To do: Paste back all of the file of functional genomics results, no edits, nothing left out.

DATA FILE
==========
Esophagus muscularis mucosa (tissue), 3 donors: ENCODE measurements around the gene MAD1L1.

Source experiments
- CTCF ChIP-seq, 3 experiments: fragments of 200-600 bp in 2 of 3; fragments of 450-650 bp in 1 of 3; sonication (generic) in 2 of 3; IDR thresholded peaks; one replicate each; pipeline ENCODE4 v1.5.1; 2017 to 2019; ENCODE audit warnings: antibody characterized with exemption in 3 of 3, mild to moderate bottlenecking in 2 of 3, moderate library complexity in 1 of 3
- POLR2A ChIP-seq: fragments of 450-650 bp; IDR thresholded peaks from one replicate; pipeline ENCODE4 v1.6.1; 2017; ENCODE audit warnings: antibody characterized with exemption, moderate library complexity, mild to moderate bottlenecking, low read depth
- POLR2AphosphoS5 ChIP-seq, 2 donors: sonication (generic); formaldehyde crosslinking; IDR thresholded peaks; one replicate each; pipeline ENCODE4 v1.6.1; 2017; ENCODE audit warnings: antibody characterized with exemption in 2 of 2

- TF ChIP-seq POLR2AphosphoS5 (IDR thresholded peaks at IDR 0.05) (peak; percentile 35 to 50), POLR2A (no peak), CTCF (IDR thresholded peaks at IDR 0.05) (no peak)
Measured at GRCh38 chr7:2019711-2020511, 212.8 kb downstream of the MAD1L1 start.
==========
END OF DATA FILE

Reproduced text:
Esophagus muscularis mucosa (tissue), 3 donors: ENCODE measurements around the gene MAD1L1.

Source experiments
- CTCF ChIP-seq, 3 experiments: fragments of 200-600 bp in 2 of 3; fragments of 450-650 bp in 1 of 3; sonication (generic) in 2 of 3; IDR thresholded peaks; one replicate each; pipeline ENCODE4 v1.5.1; 2017 to 2019; ENCODE audit warnings: antibody characterized with exemption in 3 of 3, mild to moderate bottlenecking in 2 of 3, moderate library complexity in 1 of 3
- POLR2A ChIP-seq: fragments of 450-650 bp; IDR thresholded peaks from one replicate; pipeline ENCODE4 v1.6.1; 2017; ENCODE audit warnings: antibody characterized with exemption, moderate library complexity, mild to moderate bottlenecking, low read depth
- POLR2AphosphoS5 ChIP-seq, 2 donors: sonication (generic); formaldehyde crosslinking; IDR thresholded peaks; one replicate each; pipeline ENCODE4 v1.6.1; 2017; ENCODE audit warnings: antibody characterized with exemption in 2 of 2

- TF ChIP-seq POLR2AphosphoS5 (IDR thresholded peaks at IDR 0.05) (peak; percentile 35 to 50), POLR2A (no peak), CTCF (IDR thresholded peaks at IDR 0.05) (no peak)
Measured at GRCh38 chr7:2019711-2020511, 212.8 kb downstream of the MAD1L1 start.